C-Stores Behind in Customer App Satisfaction

Retailers must do more to please, NACS Show panelists say
NACS seminar "Modern Strategies for Customer Engagement and Loyalty"
Photograph by CSP Staff

CHICAGO Apps are driving the c-store channel, but expectations are not being met.

“Apps aren’t keeping people engaged,” said moderator Sam Herro, director of client services at San Luis Obispo, Calif.-based Hathway, a digital growth partner whose specialties include c-stores, at the 2021 NACS Show presentation “Modern Strategies for Customer Engagement and Loyalty.”

Herro (pictured top right) revealed that 83% of consumers would use a convenience-store app, but less than half of the top 150 brands have this capability. In addition, 46% of customers have used a c-store app, but they are not reaching 37% of customers.

These numbers take on greater relevance because for 50% of consumers, a mobile loyalty program is the No. 1 most important technology, followed by mobile coupons, self-checkout, an in-store kiosk, food and beverage ordering, digital menu boards, contactless mobile payments and free Wi-Fi.

And for those who use apps, having a bad app experience results in 24% ceasing purchases from the company in question and another 38% deleting the company’s app or stopping visits to that company’s website.

Art Sebastian (pictured top left), vice president of digital experience at Ankeny, Iowa-based Casey’s General Stores, said that convenience is no longer a channel, it’s a need state for consumers and retailers. “It’s an actual strategy,” he said. “You want to be convenient, but what does that mean? Think of how shopping is meeting my needs, personalizing my experiences. How do I do that?”

In this critical space, c-stores are behind and must invest in talent and technology to get up to speed, Sebastian said. “Digital is a big space, and many of us are likely focusing on driving e-commerce and loyalty.” There are, however, other areas in the digital space that can be improved upon: store-employee needs, supply chain and logistics and corporate to drive a better internal, seamless experience.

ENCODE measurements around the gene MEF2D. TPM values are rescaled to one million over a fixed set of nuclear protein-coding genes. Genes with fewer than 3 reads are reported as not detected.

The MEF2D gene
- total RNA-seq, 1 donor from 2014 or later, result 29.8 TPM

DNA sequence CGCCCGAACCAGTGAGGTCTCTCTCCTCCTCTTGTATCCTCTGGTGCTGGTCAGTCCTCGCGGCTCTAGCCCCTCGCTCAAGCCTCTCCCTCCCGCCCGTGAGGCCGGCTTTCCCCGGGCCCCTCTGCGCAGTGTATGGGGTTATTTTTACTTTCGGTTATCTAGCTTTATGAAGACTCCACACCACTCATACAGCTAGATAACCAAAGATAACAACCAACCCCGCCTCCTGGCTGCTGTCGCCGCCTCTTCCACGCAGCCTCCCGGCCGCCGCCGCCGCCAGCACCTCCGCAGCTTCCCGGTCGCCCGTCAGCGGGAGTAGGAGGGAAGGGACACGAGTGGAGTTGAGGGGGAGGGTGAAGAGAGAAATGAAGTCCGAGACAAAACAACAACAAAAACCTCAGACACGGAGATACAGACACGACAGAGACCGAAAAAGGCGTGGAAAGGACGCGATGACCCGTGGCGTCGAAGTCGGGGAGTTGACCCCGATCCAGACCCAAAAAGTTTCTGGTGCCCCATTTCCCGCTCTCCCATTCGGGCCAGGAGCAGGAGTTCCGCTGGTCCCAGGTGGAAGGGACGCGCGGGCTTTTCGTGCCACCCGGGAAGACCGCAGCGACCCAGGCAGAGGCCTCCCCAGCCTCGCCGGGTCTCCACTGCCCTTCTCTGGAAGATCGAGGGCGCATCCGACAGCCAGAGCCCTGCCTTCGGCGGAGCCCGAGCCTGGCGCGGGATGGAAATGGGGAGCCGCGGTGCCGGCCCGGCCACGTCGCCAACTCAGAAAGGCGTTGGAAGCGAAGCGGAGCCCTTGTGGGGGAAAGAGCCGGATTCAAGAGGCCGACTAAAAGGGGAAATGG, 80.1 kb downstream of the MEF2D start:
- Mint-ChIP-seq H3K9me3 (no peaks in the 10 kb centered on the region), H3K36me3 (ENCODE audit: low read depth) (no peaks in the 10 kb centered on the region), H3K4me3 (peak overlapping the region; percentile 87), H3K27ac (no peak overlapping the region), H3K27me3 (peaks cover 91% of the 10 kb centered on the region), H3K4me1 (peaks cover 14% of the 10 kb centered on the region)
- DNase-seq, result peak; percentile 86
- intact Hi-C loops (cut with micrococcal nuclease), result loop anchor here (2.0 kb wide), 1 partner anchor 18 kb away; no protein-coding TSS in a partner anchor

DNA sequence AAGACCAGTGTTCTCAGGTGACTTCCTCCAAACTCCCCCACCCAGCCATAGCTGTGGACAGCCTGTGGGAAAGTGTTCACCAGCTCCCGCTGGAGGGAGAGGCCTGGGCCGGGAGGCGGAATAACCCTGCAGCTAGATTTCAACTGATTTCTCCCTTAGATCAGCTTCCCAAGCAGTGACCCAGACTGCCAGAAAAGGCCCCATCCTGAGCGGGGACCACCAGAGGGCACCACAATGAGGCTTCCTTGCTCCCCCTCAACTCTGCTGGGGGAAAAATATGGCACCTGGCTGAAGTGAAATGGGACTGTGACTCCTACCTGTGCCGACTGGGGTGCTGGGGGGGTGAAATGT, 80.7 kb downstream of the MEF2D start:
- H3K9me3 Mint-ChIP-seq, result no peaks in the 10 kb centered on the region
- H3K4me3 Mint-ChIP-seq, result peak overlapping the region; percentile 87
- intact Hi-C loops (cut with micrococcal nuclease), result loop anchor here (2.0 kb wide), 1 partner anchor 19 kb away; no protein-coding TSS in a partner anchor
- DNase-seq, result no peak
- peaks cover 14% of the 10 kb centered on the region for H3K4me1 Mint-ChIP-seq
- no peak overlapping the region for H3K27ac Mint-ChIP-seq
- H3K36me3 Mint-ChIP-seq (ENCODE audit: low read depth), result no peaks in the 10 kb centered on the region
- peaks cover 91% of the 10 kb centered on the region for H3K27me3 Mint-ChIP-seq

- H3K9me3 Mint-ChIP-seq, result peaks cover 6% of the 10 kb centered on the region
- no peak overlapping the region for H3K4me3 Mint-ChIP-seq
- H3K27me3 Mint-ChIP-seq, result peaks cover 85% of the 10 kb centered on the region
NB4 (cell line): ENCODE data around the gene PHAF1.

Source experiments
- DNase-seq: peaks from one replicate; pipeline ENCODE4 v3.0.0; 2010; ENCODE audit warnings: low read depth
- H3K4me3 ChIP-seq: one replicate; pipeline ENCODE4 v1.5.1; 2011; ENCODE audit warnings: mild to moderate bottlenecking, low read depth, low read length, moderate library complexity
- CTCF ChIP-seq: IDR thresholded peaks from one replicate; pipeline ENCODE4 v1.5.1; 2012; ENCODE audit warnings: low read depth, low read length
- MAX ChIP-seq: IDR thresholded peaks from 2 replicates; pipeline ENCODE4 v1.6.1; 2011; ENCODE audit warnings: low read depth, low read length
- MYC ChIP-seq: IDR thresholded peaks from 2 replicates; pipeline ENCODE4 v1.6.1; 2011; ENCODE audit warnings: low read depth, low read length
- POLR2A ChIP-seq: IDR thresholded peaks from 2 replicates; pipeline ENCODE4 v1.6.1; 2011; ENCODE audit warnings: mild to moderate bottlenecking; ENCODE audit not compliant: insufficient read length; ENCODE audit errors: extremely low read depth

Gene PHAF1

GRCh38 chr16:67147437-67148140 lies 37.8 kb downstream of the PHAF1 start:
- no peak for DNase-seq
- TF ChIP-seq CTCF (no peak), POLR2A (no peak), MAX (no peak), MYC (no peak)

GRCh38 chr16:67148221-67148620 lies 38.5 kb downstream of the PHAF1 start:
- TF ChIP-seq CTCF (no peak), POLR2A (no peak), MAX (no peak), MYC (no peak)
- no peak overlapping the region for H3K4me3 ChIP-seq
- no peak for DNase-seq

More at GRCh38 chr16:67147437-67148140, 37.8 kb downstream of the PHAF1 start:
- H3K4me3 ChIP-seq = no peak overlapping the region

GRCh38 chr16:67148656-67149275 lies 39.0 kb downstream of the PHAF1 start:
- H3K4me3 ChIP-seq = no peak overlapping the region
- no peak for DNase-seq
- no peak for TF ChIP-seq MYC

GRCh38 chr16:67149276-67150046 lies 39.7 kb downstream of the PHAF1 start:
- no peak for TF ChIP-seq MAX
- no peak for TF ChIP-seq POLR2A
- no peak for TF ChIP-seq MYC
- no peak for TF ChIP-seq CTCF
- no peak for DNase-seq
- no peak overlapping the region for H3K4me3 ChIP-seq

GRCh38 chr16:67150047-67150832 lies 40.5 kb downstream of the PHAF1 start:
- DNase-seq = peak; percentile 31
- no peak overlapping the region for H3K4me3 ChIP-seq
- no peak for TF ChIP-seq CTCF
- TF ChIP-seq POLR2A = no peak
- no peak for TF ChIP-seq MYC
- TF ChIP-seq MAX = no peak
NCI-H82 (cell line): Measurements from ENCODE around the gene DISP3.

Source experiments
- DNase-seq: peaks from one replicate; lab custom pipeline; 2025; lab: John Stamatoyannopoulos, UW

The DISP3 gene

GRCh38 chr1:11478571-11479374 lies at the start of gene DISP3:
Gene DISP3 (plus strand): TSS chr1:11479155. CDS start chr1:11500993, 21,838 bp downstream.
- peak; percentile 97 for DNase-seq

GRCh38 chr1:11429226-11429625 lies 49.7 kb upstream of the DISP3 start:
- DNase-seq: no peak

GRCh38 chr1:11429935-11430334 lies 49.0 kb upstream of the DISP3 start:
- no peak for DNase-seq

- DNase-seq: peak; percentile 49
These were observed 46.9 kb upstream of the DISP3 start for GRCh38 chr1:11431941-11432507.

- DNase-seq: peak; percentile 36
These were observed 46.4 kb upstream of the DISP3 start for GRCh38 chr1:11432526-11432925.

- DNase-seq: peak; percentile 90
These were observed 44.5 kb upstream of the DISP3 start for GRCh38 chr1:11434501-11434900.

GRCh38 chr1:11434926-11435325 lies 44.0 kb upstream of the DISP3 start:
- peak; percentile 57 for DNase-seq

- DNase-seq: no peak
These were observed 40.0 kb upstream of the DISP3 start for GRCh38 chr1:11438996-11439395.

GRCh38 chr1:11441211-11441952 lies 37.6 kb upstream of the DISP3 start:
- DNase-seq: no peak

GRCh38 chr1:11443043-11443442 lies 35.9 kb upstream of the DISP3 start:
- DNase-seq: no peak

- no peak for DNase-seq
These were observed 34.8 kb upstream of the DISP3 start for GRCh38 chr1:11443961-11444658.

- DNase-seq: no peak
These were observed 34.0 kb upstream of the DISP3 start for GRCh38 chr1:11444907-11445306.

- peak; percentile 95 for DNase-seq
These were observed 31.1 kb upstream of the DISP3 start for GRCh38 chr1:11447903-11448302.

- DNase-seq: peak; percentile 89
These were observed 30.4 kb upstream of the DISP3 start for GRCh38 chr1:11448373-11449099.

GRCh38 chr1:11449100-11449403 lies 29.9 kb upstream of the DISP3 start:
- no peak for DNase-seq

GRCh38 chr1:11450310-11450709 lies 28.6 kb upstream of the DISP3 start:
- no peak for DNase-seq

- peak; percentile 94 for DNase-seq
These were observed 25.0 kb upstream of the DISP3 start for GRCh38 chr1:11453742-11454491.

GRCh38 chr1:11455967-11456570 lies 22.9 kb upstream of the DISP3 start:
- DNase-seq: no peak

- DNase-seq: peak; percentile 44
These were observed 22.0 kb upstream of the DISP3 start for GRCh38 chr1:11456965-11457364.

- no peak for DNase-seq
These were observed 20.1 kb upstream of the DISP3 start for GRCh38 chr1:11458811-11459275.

Michael Caldwell (pictured second from right), Fort Worth, Texas-based Yesway’s loyalty manager, added, “Digital solves problems and makes our customers’ lives a little easier, increases efficiency and saves money. We need to invest [in digital] because the customer is looking for that. Digital is in all parts of our lives, so why not at the gas station?”

Digital includes loyalty programs, and consumers want to be rewarded across all lines of businessfuel, retail and food, even at the carwashand nearly 51% of c-store shoppers want more ways to earn rewards points, according to data from Hathway. Despite these numbers, however, it’s important to keep in mind that a loyalty rewards program is great for trial but is not a strategy, Herro said. “Loyalty is the outcome of a great experience,” he said. “There are other pieces to the whole customer experience: brand, relevant communications, customer engagement and the full customer experience.” And while brands are using digital as a competitive advantage, 56% of brands lack any digital capabilities to support contactless payments, online ordering, loyalty and personalization.

While c-stores in general have work to do, they are in a unique position to capitalize on all the benefits that digital can bring due to the industry's large number of stores and foot traffic, Sebastian added. Traffic can be the same customers in the morning and afternoon, even coming back again for dinner. This puts c-stores in a unique position to connect with consumers, a position even better than grocery stores “who see their best customers once a week or every 10 days,” he said.

Playing off this, Whitney Gretz (pictured second from left), former vice president of digital and loyalty at Miami-based Burger King, advised c-stores to look at digital as a means to advertise. “You can broadly speak to your customers,” she said.

Technology can seem overwhelming, she said, but if retailers look at what they can do with the data received from a loyalty program, the entire process of starting one becomes much more tangible. Considering the use of real-time data, and suggesting a dessert for a customer who did not add one with his or her online order, is just one added upsell opportunity, Gertz said.

But retailers must make sure their technology works right. “If you thank someone for a visit with loyal points, it’s a bad sign if the points don’t load right away,” she said. “The customer wants to know for sure they got the points.”

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